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Resiliency Skills Training

Over the past couple of years ICAN has greatly expanded our life skills training into the schools. We reach 200 youth each day here at the ICAN building afterschool, but realized that we could reach so many more youth if we take some of our curriculum into the schools. One of those programs is our resiliency training. Resiliency skills are a critical component of our life skills training that we focus on at ICAN. The youth that attend ICAN predominately live in poverty and require strong resiliency skills to avoid the risky behaviors that are so prevalent in the community they live — behaviors like gang violence, juvenile delinquency and drug/alcohol abuse. As you can imagine, these skills are critical for any youth growing up in today’s society. Our Community Programs team presented to over 7,500 high school students last year with these skills, and even though that was a great thing, they realized that they really needed to be teaching these skills to the junior high youth. Unfortunately, in so many circumstances, it was just too late for the high school students — the risky behavior had already begun. With that in mind, our Community Programs team set out this year with a goal to reach as many junior high students as they could. I recently sat in on one of these resiliency trainings, and, as a parent, I learned a lot of great techniques that I know will some day become valuable to my family.

Ted Huntington, our Community Programs Manager, has a great way with the kids. He’s very interactive and involved everyone in the room. I was amazed to watch him command a room of 50 pre-teens and not only keep their attention, but so effortlessly receive their participation. They talked about resiliency skills and what that means — developing these skills now, long before they are needed (hopefully). It’s so easy for a 13-year-old to say that they’ll never vape or do drugs — not so much in a year or two. Instilling these ideas and skills now will prepare these youth when the real temptations come. Ted talked through five techniques of resiliency:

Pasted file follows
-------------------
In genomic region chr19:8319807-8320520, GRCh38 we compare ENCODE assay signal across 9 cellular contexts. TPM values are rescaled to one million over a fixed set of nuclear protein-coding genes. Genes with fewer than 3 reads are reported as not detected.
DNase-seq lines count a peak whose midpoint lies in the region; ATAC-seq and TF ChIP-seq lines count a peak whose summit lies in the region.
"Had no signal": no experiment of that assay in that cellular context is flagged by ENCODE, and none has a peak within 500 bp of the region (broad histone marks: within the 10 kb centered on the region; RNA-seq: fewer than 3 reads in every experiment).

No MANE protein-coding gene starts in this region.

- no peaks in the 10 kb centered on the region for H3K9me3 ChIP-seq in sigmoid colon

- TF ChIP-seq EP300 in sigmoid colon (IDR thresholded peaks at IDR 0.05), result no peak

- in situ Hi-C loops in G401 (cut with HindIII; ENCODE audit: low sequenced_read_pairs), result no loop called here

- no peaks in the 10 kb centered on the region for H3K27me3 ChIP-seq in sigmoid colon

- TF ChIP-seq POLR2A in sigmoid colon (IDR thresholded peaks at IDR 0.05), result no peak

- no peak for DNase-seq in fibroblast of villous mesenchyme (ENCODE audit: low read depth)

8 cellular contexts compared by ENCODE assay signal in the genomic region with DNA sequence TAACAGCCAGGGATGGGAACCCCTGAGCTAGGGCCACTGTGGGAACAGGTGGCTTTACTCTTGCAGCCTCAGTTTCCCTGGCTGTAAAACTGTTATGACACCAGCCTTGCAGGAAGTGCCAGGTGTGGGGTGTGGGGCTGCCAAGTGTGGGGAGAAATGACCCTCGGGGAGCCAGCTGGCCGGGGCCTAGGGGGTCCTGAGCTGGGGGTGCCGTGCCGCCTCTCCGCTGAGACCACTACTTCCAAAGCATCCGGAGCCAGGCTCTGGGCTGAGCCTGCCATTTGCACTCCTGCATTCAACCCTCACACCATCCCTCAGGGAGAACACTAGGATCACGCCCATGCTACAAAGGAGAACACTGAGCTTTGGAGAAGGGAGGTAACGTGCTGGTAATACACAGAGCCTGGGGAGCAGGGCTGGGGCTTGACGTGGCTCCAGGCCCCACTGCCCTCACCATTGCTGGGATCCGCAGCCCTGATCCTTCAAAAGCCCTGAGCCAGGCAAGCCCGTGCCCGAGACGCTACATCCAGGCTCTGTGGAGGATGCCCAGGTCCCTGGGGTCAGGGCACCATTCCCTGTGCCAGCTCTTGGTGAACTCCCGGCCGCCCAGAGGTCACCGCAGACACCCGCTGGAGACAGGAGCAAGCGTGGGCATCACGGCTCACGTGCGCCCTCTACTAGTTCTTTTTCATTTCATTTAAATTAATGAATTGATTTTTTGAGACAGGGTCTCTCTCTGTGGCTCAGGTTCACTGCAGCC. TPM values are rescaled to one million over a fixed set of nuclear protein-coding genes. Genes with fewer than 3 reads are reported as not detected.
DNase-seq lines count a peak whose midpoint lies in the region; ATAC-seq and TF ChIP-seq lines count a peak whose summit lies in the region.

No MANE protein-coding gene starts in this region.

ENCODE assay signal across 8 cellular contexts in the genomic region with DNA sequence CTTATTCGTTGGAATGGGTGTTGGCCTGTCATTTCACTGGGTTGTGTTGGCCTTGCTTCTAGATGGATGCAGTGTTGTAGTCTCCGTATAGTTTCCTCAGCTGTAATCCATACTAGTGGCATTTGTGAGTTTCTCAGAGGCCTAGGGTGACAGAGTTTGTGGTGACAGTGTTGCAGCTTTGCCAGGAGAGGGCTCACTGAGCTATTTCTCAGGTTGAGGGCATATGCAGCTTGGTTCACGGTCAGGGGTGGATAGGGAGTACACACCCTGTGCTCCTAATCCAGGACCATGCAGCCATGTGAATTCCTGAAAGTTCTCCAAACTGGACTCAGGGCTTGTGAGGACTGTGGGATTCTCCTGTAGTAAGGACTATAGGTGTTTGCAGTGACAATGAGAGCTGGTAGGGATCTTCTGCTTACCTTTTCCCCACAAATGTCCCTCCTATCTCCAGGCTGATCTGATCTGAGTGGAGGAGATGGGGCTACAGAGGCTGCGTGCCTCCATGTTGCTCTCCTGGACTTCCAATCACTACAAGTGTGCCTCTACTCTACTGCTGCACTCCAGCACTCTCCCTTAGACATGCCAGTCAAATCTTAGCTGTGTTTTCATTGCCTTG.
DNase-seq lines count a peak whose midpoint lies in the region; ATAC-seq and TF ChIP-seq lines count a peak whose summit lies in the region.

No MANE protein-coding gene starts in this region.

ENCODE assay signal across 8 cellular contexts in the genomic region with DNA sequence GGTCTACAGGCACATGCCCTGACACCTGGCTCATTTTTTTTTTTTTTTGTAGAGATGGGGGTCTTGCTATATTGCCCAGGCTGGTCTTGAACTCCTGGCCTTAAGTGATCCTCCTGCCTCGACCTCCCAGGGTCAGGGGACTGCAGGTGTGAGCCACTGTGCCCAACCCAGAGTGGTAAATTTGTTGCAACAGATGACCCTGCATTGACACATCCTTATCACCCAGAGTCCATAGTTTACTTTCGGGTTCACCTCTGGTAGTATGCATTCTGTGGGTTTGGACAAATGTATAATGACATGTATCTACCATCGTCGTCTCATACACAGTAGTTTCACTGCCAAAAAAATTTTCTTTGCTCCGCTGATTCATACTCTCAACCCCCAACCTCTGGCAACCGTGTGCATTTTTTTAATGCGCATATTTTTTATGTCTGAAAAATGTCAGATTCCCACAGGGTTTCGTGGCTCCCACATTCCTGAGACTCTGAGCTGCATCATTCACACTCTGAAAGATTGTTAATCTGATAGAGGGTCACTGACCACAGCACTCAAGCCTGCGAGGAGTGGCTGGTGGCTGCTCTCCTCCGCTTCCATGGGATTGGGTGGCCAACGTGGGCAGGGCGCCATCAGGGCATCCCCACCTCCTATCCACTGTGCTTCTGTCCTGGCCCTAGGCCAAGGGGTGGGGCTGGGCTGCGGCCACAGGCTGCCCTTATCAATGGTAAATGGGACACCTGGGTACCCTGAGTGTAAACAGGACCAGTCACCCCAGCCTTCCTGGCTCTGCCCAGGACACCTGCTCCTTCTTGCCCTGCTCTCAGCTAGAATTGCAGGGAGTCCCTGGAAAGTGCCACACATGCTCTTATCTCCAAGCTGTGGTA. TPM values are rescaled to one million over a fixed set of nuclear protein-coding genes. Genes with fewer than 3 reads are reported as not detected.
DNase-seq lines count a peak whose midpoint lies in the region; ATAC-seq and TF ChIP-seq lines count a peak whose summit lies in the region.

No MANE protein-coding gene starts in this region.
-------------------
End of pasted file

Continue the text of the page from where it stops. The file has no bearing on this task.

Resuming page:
1. Say It — say no, refuse to participate, and say it with confidence

2. Show It — don’t just say it, show it with body language and reinforce that confidence

3. Change It — give a valid reason why you can’t participate in order to quickly get out of the situation — “my mom expects me home for dinner”, “I’m meeting another friend”, white lies are fine to get out of a dangerous situation.

4. Build It — this is about the relationship of the friendship. Don’t put that person down or say they are terrible for their behavior. Be respectful, voice your opinion — not only about why you don’t want to participate, but give them reasons why it’s a bad idea for them to participate. If this technique doesn’t work — it might be time to end this relationship.

5. Take Action — Get out of the situation as quickly as you can. Make your decision, use the “change it’ technique, and then LEAVE.

Ted had all of the kids give examples of ways they could use these techniques — they were all raising their hands with ideas, especially for the “change it” process, they loved coming up with excuses!

The final part of the session was the best. Ted had 2 volunteers came up at a time, one would be the “convincer” and the other the “resister”. The convincer was tasked with convincing the other to participate in a risky behavior — he gave them scenarios like vaping or stealing something. Then the resisters used all of their tools to resist the situation. The kids loved participating in this activity — and did a great job at it. Ted had the whole group analyze how they did after they took turns. This role-playing activity went right up until the bell rang.

It would have been easy for these kids to have a negative attitude for this kind of program, but they were great — and I could see, first-hand, their energy and interest in the topics being discussed. These are real-world situations — situations they have either been in already or soon will be. How incredible that they are now armed with skills to help them make positive decisions as they get older. I hope that some of these techniques will help you with your kids as you talk through some of these things at home. Academics are incredibly important, but as our youth enter the critical pre-teen phase, life skills, coping mechanisms and resiliency skills can truly lead them on a better path to their future.

Shelby Pedersen

CEO, ICAN: Positive Programs for Youth

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